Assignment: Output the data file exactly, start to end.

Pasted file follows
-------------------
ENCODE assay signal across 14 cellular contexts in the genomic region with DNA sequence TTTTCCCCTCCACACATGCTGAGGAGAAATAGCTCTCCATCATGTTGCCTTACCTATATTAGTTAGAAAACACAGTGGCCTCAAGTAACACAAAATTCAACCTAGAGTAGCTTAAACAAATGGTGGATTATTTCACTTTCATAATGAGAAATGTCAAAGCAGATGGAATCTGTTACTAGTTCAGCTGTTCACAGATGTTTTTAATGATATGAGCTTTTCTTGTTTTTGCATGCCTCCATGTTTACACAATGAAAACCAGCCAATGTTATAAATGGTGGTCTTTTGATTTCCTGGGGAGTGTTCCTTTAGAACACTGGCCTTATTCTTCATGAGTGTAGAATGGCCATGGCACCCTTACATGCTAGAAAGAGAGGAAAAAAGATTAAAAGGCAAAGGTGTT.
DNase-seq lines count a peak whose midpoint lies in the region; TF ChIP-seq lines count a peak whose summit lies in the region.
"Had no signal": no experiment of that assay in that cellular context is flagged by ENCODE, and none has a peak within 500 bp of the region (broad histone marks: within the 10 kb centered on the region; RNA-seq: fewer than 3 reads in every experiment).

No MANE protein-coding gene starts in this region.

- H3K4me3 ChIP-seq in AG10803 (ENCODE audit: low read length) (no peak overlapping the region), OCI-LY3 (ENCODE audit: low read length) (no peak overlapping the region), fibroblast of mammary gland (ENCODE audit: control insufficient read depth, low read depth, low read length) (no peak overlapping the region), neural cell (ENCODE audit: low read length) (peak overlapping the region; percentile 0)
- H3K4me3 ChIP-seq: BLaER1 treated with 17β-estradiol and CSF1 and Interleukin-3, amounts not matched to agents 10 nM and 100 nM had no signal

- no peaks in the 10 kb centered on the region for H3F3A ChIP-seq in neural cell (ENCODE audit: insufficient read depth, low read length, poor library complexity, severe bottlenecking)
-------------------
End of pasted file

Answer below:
ENCODE assay signal across 14 cellular contexts in the genomic region with DNA sequence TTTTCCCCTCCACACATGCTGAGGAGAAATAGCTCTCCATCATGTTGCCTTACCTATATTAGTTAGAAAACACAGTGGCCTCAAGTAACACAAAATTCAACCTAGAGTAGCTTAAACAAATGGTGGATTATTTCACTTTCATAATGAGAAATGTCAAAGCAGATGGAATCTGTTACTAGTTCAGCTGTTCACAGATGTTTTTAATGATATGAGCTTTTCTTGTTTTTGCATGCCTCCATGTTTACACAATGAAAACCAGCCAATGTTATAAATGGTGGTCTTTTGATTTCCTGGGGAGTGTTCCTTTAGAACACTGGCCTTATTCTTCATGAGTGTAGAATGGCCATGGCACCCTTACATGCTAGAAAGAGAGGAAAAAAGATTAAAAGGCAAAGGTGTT.
DNase-seq lines count a peak whose midpoint lies in the region; TF ChIP-seq lines count a peak whose summit lies in the region.
"Had no signal": no experiment of that assay in that cellular context is flagged by ENCODE, and none has a peak within 500 bp of the region (broad histone marks: within the 10 kb centered on the region; RNA-seq: fewer than 3 reads in every experiment).

No MANE protein-coding gene starts in this region.

- H3K4me3 ChIP-seq in AG10803 (ENCODE audit: low read length) (no peak overlapping the region), OCI-LY3 (ENCODE audit: low read length) (no peak overlapping the region), fibroblast of mammary gland (ENCODE audit: control insufficient read depth, low read depth, low read length) (no peak overlapping the region), neural cell (ENCODE audit: low read length) (peak overlapping the region; percentile 0)
- H3K4me3 ChIP-seq: BLaER1 treated with 17β-estradiol and CSF1 and Interleukin-3, amounts not matched to agents 10 nM and 100 nM had no signal

- no peaks in the 10 kb centered on the region for H3F3A ChIP-seq in neural cell (ENCODE audit: insufficient read depth, low read length, poor library complexity, severe bottlenecking)